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Bottom bracket tools?
#1
I'd like some advice on what tools I'll need for this bottom bracket (see attached photos). Ultimately I'd like to re-grease or replace it.
Thanks so much for you're help!
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#2
if you do not work on bikes much but want to do it yourself, I would not worry to much about the spanner/lockring wrench and spend your money on a crank extractor, this will pull the arms off this spindle and the new cartridge BB spindle in the future. so yes i recommend updating to cartridge style BB instead of the cup and spindle you have now.
spend your money on the tool to put in the new BB instead.
So all you need to remove the lock ring is a pipe wrench or careful taps with a hammer and a screw driver so you do not gash your frame, and a wrench to fit the nut on the bearing cups, look at tutorials to get the feel of the process
There are two kinds of people in the world, "Those who help themselves to people, and those who help people!"
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#3
I agree with PK, I'd replace the existing bottom bracket with a cartridge type, they're much easier to install and last ages.

You'll need to pull the cranks off, for which you'll need a crank puller, like this:

[Image: shimano%20crank%20extractor.jpg]

This is a genuine Shimano crank puller and I recommend it, I have one and it's much better than the unbranded one I had previously.

Like PK says, you can "bodge" the existing bottom bracket out by undoing the lock ring by tapping the lock ring around with a hammer and an old screwdriver, then undoing the inner part with a large adjustable spanner.

You'll need to measure the length of the bottom bracket axle, then get a cartridge bottom bracket with the same length axle. The Shimano UN54 or UN55 aren't expensive smooth running and last for ages:

[Image: 41J-FUV2mYL._SL500_AA300_.jpg]

To fit the cartridhe BB You'll need a tool like this:

[Image: shimano-bottom-bracket-removal-tool.jpg]

Some are like this, which you use with a large spanner, or some have an integral handle, like this:

[Image: bbb-btl-20-med.jpg]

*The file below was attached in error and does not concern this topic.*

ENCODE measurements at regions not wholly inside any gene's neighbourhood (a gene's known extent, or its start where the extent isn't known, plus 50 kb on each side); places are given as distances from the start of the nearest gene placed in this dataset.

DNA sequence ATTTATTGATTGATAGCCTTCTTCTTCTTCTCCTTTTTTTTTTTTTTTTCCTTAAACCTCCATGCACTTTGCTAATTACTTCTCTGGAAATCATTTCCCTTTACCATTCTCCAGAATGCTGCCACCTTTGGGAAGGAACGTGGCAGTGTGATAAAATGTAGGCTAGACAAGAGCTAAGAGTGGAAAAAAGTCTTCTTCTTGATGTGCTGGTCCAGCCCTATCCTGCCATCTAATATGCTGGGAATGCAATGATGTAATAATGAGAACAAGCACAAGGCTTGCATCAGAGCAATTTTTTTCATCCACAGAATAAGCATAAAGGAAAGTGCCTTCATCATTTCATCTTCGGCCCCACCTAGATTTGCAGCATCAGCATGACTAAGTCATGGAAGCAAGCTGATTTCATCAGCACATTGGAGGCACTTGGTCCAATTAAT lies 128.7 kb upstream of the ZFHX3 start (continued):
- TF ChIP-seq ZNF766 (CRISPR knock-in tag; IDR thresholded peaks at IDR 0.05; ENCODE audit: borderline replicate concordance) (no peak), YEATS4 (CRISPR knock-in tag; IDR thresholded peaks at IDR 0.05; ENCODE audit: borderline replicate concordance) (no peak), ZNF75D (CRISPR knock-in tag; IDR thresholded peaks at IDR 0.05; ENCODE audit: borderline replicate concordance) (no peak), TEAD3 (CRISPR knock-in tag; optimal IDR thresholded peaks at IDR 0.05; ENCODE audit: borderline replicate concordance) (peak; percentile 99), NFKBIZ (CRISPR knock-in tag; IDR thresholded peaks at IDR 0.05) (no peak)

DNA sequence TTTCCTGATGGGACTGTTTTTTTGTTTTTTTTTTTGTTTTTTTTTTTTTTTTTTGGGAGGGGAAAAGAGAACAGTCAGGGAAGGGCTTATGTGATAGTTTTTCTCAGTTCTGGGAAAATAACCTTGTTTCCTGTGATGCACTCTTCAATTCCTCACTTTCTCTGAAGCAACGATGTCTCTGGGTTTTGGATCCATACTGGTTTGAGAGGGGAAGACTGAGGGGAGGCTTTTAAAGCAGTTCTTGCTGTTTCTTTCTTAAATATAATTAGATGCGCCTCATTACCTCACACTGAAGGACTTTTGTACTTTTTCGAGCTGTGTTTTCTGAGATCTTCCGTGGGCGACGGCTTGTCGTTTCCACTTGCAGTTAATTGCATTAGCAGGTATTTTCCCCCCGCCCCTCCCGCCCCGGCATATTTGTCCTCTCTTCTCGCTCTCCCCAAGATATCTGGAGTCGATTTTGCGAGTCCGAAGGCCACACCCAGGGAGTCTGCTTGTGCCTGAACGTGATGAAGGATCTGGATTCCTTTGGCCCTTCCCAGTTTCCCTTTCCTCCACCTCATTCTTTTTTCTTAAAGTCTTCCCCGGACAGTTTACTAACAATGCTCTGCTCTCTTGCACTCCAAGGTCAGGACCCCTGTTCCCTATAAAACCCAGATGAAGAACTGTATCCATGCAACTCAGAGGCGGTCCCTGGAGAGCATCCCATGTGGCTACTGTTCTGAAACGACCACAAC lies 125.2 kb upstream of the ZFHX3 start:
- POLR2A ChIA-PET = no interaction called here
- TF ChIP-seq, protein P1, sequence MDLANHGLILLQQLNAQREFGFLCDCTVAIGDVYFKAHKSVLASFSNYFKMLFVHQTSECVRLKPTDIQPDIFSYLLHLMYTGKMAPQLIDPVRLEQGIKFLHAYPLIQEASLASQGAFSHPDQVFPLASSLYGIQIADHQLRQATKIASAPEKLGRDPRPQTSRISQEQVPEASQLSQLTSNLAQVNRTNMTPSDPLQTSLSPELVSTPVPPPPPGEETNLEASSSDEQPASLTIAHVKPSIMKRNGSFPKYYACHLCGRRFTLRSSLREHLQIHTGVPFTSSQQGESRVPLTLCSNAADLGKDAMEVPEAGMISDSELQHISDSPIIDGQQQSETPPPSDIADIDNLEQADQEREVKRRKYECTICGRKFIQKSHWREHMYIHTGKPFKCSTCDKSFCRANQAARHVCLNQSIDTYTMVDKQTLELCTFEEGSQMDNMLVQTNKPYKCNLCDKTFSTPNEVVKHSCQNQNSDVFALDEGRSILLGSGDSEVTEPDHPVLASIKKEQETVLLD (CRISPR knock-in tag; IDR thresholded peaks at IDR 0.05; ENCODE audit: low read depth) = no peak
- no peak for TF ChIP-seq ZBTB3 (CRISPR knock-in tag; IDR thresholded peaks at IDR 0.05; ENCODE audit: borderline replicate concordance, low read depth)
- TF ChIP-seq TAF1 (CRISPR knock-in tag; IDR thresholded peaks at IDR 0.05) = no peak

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#4
You guys are fantastic. I really appreciate the advice and thank you for images. I've got some of these tools and can make do with improvising.
Cheers!

(11-04-2012, 06:19 AM)xerxes Wrote:  I agree with PK, I'd replace the existing bottom bracket with a cartridge type, they're much easier to install and last ages.

You'll need to pull the cranks off, for which you'll need a crank puller, like this:

[Image: shimano%20crank%20extractor.jpg]

This is a genuine Shimano crank puller and I recommend it, I have one and it's much better than the unbranded one I had previously.

Like PK says, you can "bodge" the existing bottom bracket out by undoing the lock ring by tapping the lock ring around with a hammer and an old screwdriver, then undoing the inner part with a large adjustable spanner.

You'll need to measure the length of the bottom bracket axle, then get a cartridge bottom bracket with the same length axle. The Shimano UN54 or UN55 aren't expensive smooth running and last for ages:

[Image: 41J-FUV2mYL._SL500_AA300_.jpg]

To fit the cartridhe BB You'll need a tool like this:

[Image: shimano-bottom-bracket-removal-tool.jpg]

Some are like this, which you use with a large spanner, or some have an integral handle, like this:

[Image: bbb-btl-20-med.jpg]

Thanks so much! This really helps.
  Reply
#5
Actually I kinda' enjoyed repacking & readjusting mine.
  Reply
#6
(11-06-2012, 01:18 AM)1FJEF Wrote:  Actually I kinda' enjoyed repacking & readjusting mine.

ditto
Nigel
  Reply
#7
(11-06-2012, 01:18 AM)1FJEF Wrote:  Actually I kinda' enjoyed repacking & readjusting mine.

Maybe, but I never had one, even the better quality and more expensive ones, run as smoothly or last as long as a sealed cartridge bottom bracket. Even though I used plenty of good quality grease and would take the time to adjust them "just so", I don't think I ever got much more than a year out of one. I think it was mainly the lack of sealing, so water and dirt would find its way in and end up pitting the bearing surfaces.

Maybe sealing is less of an issue in dryer parts of the world, but if you ride in the UK, you and your bike are going to get wet at some point. Smile
  Reply
#8
When it comes to being a "grease monkey" always loved my Nitrile Gloves! Makes me feel like a bike surgeon sturgeon lol.
Good maintenance to your Bike, can make it like the wheels are, true and smooth!
  Reply
#9
(11-07-2012, 02:13 AM)Bill Wrote:  When it comes to being a "grease monkey" always loved my Nitrile Gloves! Makes me feel like a bike surgeon sturgeon lol.

Smile my wife wishes that I wore them.....
Nigel
  Reply
#10
Ahahahaha, why do you think I HAVE to wear them now Wink . Not so bad after ya try it.
Good maintenance to your Bike, can make it like the wheels are, true and smooth!
  Reply


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